Great Health Divide | Breaking the cycle of decay
It shows how personal health is connected to the community’s health, leaders say.
BEVERLY, Ky. (WKYT) - A lot of what happens at Red Bird Mission, Clinic and School boils down to being there for their mountain community: Bell, Clay, Leslie and part of Harlan counties.
“We don’t want the rural edges of these counties to be forgotten,” said Jennifer Wilder, principal of Red Bird Christian School. “Not only that, we want them to flourish.”
For the 150 students, preschool through 12th grade, part of that is a simple dental screening.
“It helps identify children that are in dire need,” said Dr. Bill Collins, dental director for Red Bird Dental Clinic. “Two or three weeks ago we had an 11-year-old come in here who was swelled shut. I don’t mean swelled open, I mean swelled to the point she couldn’t open her mouth.”
Dr. Collins and others at Red Bird not only are working to bridge the great health divide when it comes to oral health; they are also trying to break the cycle of decay that has made that gap so pronounced.
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“There are access issues. They’re an underserved population historically,” said Brian Hart, chief revenue officer of Delta Dental of Kentucky, a not-for-profit insurance company that financially supports Red Bird’s dental clinic. “So Red Bird is known as a beacon, really, for providing dental care in this area and region.”
And they are getting a firsthand look at what is causing that cycle of decay.
Part of it, they say, is drugs. But they are trying to help, working closely with a substance abuse recovery program through Volunteers of America that allows those in the program to receive the dental care that they need.
“Watching somebody come from the lowest point in their life - physically, mentally, spiritually - and watching them grow and being able to see a smile,” said Stephanie Hoskins, director of rural addiction services for VOA Mid-States. “There’s no words to describe it.”
They have seen how dental care after drug use - which often means dentures, Dr. Collins said - also means giving those in recovery a second chance.
“It’s amazing how for someone who needs that second chance, it restores their confidence instead of speaking to you like this,” said Sen. Robert Stivers, R-Manchester, speaking with his hand covering his mouth, “they’re having a normal conversation because they can be proud of what they look like.”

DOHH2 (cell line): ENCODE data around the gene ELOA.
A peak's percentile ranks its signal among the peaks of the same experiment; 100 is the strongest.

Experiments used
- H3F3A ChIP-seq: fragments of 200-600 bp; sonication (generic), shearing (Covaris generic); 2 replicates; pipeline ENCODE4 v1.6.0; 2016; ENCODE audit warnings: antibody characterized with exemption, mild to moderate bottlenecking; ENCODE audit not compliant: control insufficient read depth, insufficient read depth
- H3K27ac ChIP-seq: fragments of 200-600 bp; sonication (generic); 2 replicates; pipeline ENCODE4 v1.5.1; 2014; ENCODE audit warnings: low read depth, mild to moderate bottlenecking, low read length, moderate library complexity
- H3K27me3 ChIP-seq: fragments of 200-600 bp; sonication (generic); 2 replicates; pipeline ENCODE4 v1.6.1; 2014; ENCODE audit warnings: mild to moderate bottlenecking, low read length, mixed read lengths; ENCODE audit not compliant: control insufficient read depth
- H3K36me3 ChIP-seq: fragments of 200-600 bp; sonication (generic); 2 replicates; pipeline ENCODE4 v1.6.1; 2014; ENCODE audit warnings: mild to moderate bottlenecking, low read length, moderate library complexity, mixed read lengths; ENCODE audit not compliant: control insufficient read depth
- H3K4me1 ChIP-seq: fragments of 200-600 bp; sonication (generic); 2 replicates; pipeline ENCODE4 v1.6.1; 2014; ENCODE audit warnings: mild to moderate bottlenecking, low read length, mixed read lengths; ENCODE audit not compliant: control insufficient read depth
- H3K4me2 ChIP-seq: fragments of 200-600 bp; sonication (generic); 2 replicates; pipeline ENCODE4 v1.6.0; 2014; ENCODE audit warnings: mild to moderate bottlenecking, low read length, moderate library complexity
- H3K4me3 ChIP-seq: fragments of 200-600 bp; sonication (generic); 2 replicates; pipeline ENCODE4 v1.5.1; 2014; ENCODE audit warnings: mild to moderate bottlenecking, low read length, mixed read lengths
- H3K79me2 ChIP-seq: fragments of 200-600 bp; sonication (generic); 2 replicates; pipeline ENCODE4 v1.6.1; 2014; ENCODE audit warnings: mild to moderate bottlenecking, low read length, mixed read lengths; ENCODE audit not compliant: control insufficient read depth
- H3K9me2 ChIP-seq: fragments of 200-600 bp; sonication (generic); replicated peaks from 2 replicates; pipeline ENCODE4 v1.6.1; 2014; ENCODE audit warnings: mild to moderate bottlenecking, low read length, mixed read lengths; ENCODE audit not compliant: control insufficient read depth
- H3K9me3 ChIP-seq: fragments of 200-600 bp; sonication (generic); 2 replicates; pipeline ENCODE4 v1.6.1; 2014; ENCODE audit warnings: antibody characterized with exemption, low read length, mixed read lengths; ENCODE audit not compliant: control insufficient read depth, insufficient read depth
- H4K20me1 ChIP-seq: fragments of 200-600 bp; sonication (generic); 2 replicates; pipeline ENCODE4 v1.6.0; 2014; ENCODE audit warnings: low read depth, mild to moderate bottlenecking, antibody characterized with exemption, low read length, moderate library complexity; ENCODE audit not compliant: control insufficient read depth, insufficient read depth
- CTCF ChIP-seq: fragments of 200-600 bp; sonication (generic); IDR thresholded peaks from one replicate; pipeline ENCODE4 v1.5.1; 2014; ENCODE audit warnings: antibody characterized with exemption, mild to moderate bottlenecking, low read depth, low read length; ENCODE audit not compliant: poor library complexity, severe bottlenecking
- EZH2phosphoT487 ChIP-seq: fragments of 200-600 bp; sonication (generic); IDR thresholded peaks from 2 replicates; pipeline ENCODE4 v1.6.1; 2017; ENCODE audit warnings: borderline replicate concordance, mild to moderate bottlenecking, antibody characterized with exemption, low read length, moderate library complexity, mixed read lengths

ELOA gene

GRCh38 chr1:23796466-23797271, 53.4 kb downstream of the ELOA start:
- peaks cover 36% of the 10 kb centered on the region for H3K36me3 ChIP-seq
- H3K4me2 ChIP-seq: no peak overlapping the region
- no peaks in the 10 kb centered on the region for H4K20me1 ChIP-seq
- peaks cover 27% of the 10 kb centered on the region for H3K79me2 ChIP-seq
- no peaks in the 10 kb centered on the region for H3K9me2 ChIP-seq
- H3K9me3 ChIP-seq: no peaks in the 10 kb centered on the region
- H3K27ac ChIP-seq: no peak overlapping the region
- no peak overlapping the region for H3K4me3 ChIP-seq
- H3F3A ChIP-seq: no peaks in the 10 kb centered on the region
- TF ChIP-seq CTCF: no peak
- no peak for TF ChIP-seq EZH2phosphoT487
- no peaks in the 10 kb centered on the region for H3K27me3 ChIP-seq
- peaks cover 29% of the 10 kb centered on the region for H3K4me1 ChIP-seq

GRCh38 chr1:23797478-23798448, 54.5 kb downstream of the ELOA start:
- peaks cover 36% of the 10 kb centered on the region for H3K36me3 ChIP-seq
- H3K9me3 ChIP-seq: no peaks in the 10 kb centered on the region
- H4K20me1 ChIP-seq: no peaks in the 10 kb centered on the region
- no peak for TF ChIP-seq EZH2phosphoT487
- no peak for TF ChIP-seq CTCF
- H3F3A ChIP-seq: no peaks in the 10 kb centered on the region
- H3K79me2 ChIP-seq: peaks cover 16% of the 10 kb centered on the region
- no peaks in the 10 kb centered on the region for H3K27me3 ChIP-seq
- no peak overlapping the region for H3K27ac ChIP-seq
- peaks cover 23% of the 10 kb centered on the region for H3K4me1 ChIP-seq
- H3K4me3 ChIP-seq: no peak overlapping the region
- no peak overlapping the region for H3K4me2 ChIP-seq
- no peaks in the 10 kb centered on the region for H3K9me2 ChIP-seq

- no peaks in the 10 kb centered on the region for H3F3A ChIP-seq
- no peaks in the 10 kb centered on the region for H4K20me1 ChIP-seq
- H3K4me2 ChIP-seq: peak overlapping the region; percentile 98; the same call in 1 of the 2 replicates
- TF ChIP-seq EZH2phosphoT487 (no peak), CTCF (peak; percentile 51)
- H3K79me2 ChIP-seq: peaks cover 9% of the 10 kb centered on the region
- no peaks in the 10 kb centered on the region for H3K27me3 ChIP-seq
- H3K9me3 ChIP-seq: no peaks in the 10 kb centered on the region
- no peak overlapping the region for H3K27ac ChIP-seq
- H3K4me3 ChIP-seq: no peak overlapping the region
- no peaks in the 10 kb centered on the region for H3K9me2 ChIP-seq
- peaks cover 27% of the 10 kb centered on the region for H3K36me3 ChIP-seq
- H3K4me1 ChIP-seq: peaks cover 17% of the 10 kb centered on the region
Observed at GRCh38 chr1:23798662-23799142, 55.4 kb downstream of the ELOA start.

Another part of breaking the cycle is making sure young students learn healthy habits. Leaders say their health curriculum and teeth screenings show the importance of putting down the pop and building those habits early.
They hope they are educating not just the students, but also the parents - hoping they will take home what they learned at school and using that to be influencers in their own households.
“There’s an old saying: ‘You can take a horse to water but you can’t make him drink.’ And that’s where I feel like we’re at,” Dr. Collins said. “The only other option is to educate.”
Dr. Collins said he has seen improvement since they started doing the screenings in the school. They are now seeing fewer students in need of urgent care and more already getting care. He thinks that is because their efforts to teach are starting to get through to more students and parents.
In the classrooms, teachers hope the next generation carries those habits forward in new ways, addressing not just personal health, but also the community’s health. A new STEAM (science, technology, engineering, arts and math) program is designed to teach specific skills that are needed in the region, and also plans to offer a dental assistant program.
“I grew up in this area. I know. The mindset is: ‘I’ve got to graduate, I’ve got to go to school because I’ve got to get out of here and do something with my life,’” said Julia Griffith, the school’s STEAM coordinator. “That doesn’t have to happen. That can happen here. You can thrive here, and we want to show them that.”
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